Any council that increases that salary of their CEO should be asked to front up to ratepayers and explain themselves – given that the new norm is for salaries to go down.
Interestingly the pressure on CEO salaries is also being felt in the banking sector where reductions of 20% are not uncommon.
We had a huge response to last week’s poll which asked, “Do you believe non-Maori don’t vote for Maori because they are Maori.”
84% of respondents said “No”, 16% “Yes”. Here are some comments:
- If that were the case, how then does NZ First get so many party votes with Winston as leader, even if he is only 50% Maori, still a lot more Maori blood than most agitators. – Owen
- If Maori activists weren’t promoting racism and separatism then non Maori voters may think differently about placing their votes. – Barry
- I would vote for any candidate who stood up and showed themselves honest, trustworthy and worthy of my vote. This, sadly, precludes most politicians from my vote, but has nothing to do with Race. Last local body elections, my vote went to a Maori candidate. – Charles
- They don’t vote for Maori because Maori are always after more for Maori. – JD
- It is not the colour of their skin that matters it’s the calibre of their thoughts. – Theo
- I vote on the basis of ability, skills, commitment and what a candidate states that they stand for. – Peter
- Why would a talented Maori be overlooked if he can make a worthwhile contribution? I have supported W. Peters in the past. – Barry
- I’m non-Maori and have voted for one particular Maori for years because he is the right person for the job! His race has nothing to do with his policies! – Prue
This week we are asking: As a matter of principle, should New Zealand include a NOTA (none of the above) option on its ballot papers?
To take part in the poll visit the 5PM website 5pm.org.nz and look on the sidebar.
5PM Voting Booth
Many thanks to those who have voted in our current policy proposals which are:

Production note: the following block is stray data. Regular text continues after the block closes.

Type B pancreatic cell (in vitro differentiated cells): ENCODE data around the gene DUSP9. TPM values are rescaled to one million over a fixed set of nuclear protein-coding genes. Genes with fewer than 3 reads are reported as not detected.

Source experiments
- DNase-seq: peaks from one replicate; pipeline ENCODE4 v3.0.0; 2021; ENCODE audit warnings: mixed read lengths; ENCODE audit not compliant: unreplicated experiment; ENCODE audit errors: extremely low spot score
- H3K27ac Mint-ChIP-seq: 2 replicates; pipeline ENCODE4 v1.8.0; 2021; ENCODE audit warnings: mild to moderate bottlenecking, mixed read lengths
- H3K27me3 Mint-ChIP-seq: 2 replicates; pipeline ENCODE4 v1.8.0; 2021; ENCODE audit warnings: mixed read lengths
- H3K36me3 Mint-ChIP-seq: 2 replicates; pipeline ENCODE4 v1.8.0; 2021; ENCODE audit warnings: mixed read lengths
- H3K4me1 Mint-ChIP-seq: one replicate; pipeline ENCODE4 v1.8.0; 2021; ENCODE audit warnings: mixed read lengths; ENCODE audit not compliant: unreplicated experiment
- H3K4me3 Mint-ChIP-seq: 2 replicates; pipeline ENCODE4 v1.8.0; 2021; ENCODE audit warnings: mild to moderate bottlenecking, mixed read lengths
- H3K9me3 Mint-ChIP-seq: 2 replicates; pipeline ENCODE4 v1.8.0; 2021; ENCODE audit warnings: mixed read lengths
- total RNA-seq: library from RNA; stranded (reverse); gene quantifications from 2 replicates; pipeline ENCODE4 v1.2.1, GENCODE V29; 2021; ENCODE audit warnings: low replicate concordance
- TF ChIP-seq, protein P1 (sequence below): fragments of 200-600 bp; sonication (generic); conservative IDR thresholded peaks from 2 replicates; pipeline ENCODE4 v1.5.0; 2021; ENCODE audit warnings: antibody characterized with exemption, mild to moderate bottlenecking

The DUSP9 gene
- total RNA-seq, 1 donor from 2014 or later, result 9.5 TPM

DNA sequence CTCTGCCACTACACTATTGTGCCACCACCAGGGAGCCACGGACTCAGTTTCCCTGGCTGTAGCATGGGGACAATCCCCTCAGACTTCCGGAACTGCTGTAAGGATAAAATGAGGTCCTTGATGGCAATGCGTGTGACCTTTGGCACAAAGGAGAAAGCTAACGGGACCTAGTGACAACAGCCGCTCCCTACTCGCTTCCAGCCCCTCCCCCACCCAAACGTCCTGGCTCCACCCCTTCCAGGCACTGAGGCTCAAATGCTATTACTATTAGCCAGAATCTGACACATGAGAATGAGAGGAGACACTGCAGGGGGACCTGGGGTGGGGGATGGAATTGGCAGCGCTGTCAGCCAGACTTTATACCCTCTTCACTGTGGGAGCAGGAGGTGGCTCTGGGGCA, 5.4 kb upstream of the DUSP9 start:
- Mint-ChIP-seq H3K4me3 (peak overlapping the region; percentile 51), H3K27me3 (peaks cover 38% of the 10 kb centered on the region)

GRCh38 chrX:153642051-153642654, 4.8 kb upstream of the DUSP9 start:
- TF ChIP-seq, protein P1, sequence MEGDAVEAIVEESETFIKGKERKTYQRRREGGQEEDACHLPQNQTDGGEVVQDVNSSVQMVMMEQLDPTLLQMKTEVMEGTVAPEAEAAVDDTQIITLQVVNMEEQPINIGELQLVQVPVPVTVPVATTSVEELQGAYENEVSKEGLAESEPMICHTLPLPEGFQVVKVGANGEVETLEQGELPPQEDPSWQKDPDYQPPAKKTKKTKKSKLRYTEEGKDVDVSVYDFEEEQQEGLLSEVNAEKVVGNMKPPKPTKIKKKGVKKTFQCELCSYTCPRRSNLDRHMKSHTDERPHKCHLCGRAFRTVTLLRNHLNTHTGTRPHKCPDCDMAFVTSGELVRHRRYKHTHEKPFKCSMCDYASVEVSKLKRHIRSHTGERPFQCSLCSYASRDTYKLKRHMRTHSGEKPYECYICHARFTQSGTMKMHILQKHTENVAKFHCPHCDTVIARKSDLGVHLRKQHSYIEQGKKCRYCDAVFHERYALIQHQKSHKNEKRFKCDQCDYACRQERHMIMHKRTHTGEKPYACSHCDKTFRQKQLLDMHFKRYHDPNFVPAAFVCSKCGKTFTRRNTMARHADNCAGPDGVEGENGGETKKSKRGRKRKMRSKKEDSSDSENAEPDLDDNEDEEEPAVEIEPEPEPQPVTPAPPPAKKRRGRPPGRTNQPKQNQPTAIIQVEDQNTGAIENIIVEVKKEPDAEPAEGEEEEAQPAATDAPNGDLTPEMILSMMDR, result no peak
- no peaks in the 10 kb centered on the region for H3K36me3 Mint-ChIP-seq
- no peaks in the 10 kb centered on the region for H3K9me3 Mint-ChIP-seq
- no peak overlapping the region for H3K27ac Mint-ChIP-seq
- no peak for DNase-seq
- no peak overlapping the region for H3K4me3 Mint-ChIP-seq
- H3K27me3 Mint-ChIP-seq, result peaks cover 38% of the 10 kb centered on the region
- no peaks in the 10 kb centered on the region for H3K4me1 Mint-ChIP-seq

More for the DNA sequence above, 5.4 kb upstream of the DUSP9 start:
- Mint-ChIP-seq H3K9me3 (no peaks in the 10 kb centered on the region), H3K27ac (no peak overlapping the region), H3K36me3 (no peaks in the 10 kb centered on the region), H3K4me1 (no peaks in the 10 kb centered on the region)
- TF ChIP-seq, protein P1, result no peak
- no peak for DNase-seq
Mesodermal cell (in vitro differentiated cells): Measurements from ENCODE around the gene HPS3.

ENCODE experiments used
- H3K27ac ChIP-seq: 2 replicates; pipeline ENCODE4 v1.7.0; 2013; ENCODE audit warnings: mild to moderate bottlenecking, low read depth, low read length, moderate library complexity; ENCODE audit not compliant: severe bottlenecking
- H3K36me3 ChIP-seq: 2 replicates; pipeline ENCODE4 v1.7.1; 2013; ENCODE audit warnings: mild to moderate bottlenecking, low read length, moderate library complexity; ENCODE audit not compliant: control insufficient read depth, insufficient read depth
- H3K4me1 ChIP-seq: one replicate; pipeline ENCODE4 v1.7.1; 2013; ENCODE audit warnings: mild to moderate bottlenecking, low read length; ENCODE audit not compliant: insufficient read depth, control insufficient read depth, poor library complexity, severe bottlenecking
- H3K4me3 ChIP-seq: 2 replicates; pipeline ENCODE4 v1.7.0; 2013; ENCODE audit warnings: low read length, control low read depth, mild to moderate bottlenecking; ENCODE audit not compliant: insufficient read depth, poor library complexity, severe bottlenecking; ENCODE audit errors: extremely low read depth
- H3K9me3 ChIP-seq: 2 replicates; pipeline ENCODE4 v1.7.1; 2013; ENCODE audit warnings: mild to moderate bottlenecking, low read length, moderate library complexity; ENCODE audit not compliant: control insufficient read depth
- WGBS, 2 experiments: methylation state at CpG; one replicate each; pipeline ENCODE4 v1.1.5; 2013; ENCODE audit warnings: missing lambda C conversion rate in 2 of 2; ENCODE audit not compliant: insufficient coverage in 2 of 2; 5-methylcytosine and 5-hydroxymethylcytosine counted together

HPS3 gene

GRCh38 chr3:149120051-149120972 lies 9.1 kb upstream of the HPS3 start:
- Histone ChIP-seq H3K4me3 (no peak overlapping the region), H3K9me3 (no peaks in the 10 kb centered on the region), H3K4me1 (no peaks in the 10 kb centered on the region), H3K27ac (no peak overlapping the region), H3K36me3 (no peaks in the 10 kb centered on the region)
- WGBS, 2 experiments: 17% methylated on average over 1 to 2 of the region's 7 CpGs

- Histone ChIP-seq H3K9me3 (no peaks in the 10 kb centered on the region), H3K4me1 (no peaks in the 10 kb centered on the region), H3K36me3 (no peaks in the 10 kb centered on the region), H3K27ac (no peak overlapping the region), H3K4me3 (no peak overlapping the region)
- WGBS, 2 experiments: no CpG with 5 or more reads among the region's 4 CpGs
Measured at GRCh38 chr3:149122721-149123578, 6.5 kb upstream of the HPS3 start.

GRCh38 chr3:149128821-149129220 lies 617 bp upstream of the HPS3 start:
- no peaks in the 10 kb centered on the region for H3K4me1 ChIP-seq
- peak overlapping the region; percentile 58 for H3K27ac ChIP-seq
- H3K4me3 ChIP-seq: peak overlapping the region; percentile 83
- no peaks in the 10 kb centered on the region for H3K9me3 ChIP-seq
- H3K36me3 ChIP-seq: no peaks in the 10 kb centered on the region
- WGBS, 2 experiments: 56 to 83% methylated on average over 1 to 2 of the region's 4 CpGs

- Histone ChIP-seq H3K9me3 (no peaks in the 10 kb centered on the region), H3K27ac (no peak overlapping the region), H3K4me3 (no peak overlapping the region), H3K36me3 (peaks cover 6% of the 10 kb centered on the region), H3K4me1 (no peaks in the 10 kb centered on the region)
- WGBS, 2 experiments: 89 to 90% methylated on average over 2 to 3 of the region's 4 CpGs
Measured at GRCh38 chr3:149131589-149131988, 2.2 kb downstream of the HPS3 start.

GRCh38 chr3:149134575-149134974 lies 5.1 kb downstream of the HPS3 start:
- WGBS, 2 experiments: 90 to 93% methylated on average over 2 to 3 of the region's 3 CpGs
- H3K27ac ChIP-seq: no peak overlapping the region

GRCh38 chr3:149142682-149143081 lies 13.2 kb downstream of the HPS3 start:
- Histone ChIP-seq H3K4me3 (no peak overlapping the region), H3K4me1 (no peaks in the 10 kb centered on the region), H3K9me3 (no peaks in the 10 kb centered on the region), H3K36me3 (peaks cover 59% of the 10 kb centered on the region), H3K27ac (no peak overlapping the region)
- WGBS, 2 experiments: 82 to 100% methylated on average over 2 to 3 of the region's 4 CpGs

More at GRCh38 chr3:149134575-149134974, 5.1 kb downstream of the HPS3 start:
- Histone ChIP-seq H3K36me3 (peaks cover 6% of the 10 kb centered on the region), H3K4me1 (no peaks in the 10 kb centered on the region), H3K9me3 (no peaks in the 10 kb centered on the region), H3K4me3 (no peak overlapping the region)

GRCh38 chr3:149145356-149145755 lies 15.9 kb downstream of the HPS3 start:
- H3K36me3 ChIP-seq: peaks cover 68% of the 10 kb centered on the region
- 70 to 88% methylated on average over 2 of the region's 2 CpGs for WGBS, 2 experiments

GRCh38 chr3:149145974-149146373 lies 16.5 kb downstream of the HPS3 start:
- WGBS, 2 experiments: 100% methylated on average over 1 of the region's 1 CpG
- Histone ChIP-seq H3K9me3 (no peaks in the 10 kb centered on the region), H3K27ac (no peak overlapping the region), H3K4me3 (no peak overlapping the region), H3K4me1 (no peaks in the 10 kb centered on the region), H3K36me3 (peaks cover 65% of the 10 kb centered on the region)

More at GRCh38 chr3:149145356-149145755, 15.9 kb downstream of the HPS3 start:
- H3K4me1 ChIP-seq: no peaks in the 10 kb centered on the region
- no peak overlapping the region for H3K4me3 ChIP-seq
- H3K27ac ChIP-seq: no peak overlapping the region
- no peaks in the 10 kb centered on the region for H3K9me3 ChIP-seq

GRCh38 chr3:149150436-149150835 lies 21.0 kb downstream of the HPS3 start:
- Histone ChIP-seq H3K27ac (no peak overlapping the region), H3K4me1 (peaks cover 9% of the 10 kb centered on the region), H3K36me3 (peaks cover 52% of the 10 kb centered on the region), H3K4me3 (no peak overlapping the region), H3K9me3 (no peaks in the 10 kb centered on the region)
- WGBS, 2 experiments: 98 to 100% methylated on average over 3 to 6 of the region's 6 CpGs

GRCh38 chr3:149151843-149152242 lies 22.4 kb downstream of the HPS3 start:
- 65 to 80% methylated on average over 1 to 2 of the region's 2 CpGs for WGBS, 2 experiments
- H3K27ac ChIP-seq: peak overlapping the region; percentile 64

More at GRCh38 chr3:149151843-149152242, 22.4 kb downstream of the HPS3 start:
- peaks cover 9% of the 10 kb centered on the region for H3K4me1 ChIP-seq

*Resignation of a Mayor: Should 5PM support the amendment of local government legislation to include the right of citizens to demand a binding referendum to remove their mayor from office?
*Foreign Ownership of Land: Should foreign entities and foreigners (individuals who are neither New Zealand citizens nor permanent residents) be taxed 10% of the value of New Zealand property purchases with the funds raised being offered as low interest loans to NZ resident first home buyers?
Clear indications are emerging but we will keep the voting booths open for a little longer so everyone has an opportunity to have their say. Votes may be cast at the Voting Booth on the 5PM website HERE.
The Five Principles Movement
5PM is a grassroots people’s movement. As a movement outside of Parliament our strength is the quality of our ideas and the enthusiasm of our supporters in helping to spread the message. Our objective is to convince the public, political party candidates, Members of Parliament, the media, and other opinion leaders that the policies we are promoting would have a very positive impact on New Zealand.
But we need your support to spread the message! That’s why we encourage supporters to promote 5PM principles and policies as widely as possible through speaking to others, writing letters to the editor, calling talkback radio, and engaging with social media.
As a people’s movement we also encourage everyone to become involved in the policy development process – you can vote on policy proposals and suggest new policies HERE.
Our key policies are:
- Tighten the Citizens Initiated Referendum Act and make it binding.
- Bring back the local to local government through binding referenda.
- Re-introduce one law for all by repealing section 19 (2) of the New Zealand Bill of Rights Act 1990 that allows privilege based on race, gender etc.
- Cap government spending at 29% of gross domestic product. (In Hong Kong the cap is 20%, and in Singapore the government sector consumes 19% of GDP.)
- Cap government debt at no more than 25% of GDP.
- Amend the Resource Management Act to introduce fair-value compensation for the loss of property rights.
- Replace sole parent welfare dependency with support based on work.
- Get tough on violent offending by cracking down on gangs and drugs.
For all 5PM policies see HERE.
Frank and Muriel Newman